The Federal Energy Regulatory Commission has had a busy year. Chairman Neil Chatterjee gave a keynote at last week’s virtual REFF Wall Street to sum up 2020’s regulatory challenges and victories.
Chatterjee believes in competitive markets and is happy to see renewable sources win on price on an equal playing field. He didn’t mention solar by name — but he is really enthusiastic about storage, hybrid generation, and the changing regulatory landscape around these new resources.
“We’ve seen a rapid rise of renewables and regulated markets. Zero emission resources have become more and more cost competitive. And frankly, consumer preferences have shifted — companies and households are demanding cleaner sources of energy. This certainly isn’t new to anyone here,” said Chaterjee.
Here are three key takeaways from the Chairman’s talk.
In a first for the FERC, Chatterjee has accepted a petition for a technical conference on carbon pricing scheduled for later this month.
“When we received the petition asking us to look at the intersection of carbon pricing and the markets we oversee, I was truly struck by the diverse array of stakeholders that joined the petition and asked us with one voice to have this conversation. When such a broad set of interested parties ask a regulatory agency to use its convening power to host a dialogue, I think it’s important to not just set it up, but to sit up, to pay attention and do what you can to help create an exchange of ideas.”
“This is the first time the commission has ever explored these issues and I’m proud that it’s doing so under my leadership. We’ve set up an agenda that squarely tees up the tough issues, everything from legal questions, like how this conversation fits into our statutory authority to technical questions, like how market design choices in a multi-state market could help ensure that one state’s policies don’t affect consumers in another state. So I’ll just say it promises to be a really interesting forward-leaning conversation. And I think it is an important and timely topic.”
Energy storage and hybrid resources
FERC Order 841 allows energy storage to participate in wholesale regional marktets.
“When I look back at my time at FERC, I think I’ll be able to say that our work on Order 841 was one of the most important things we accomplished during my tenure as chairman, when it comes to the energy transition. Order 841 is our landmark rulemaking to break down market barriers to storage and require regional market operators to facilitate the participation of energy storage resources in their markets. Though our action was challenged in the courts, the DC Circuit Court of Appeals upheld the rulemaking on the merits — finding that first action was solidly within our statutory authority. That was a huge and welcome victory.”
“We have thousands of megawatts of hybrid resources entering interconnection queues across the country. And that has raised some unique rulemaking orders. There was some really interesting discussion of these matters at a technical conference the commission held last month and I look forward to seeing the post-conference comments and assessing what steps we might be able to take to carry the ball forward.”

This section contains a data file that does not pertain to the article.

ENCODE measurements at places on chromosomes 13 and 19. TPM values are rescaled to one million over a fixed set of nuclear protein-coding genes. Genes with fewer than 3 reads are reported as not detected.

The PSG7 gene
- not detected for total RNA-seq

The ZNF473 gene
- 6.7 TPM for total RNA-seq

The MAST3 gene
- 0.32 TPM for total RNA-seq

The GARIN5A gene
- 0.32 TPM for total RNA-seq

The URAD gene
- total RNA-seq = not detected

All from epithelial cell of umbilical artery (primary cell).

“I’ve long said that the co-location of storage and renewable resources promises to be a game changer. My staff mocks me because I continually talk about this in what they view as cliche terms. But the reality is that our cliches and our nomenclature come from things that are very real. And I truly believe that the co-location of storage and renewable resources will fundamentally alter the way we generate, transmit and consume energy in this country and potentially around the world.”
“One of my top priorities has been ensuring that we have the right transmission infrastructure in place to bring new energy resources online and usher in the grid of the future– a grid that is able to keep up with the pace of change. FERC’s ROE [returns on equity] policies are critical when it comes to the grid, investments we’ll need to meet future needs. To that end we’ve updated the methodology we use to calculate transmission utilities ROEs, we are focused on making sure our ROE methodology better reflects investor expectations. And, and this is a really important piece, is also legally durable so that it will stand up if challenged in court. As I mentioned before, we recognize that investors seek certainty and stability.
Transmission incentives are another piece of the puzzle. In March. We issued a notice of a proposed role making to update the commissions transmission incentives policy. We proposed to depart from the commission’s existing approach, which was established nearly 15 years ago. And in awards incentives, based on the risks and challenges of the project. We proposed to instead grant incentives, ensuring reliability and reducing the cost of delivered power. This proposed approach more closely aligns the commission’s transmission incentives policy with our statutory authorities. But frankly, it also makes good sense. We should incentivize the most beneficial transmission projects, not the riskiest ones. We are working through rule making comments on this topic. And I’m optimistic that this reform will move forward. Swiftly.
Bullish on renewables
“I believe the cost of renewables has already come down to such a point that there’s a strong market based business driven case for the accelerated deployment of renewables. And I only believe that that is going to continue and that renewables will thrive in an efficient market environment,” assured the FERC Chairman.
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